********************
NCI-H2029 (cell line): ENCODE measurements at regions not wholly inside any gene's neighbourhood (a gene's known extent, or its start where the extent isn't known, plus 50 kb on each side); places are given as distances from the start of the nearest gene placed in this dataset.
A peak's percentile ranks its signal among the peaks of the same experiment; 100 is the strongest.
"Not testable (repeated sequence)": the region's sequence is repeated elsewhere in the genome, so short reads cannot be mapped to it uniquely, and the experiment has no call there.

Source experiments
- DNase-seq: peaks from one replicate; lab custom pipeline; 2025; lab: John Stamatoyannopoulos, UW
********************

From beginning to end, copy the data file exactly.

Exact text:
NCI-H2029 (cell line): ENCODE measurements at regions not wholly inside any gene's neighbourhood (a gene's known extent, or its start where the extent isn't known, plus 50 kb on each side); places are given as distances from the start of the nearest gene placed in this dataset.
A peak's percentile ranks its signal among the peaks of the same experiment; 100 is the strongest.
"Not testable (repeated sequence)": the region's sequence is repeated elsewhere in the genome, so short reads cannot be mapped to it uniquely, and the experiment has no call there.

Source experiments
- DNase-seq: peaks from one replicate; lab custom pipeline; 2025; lab: John Stamatoyannopoulos, UW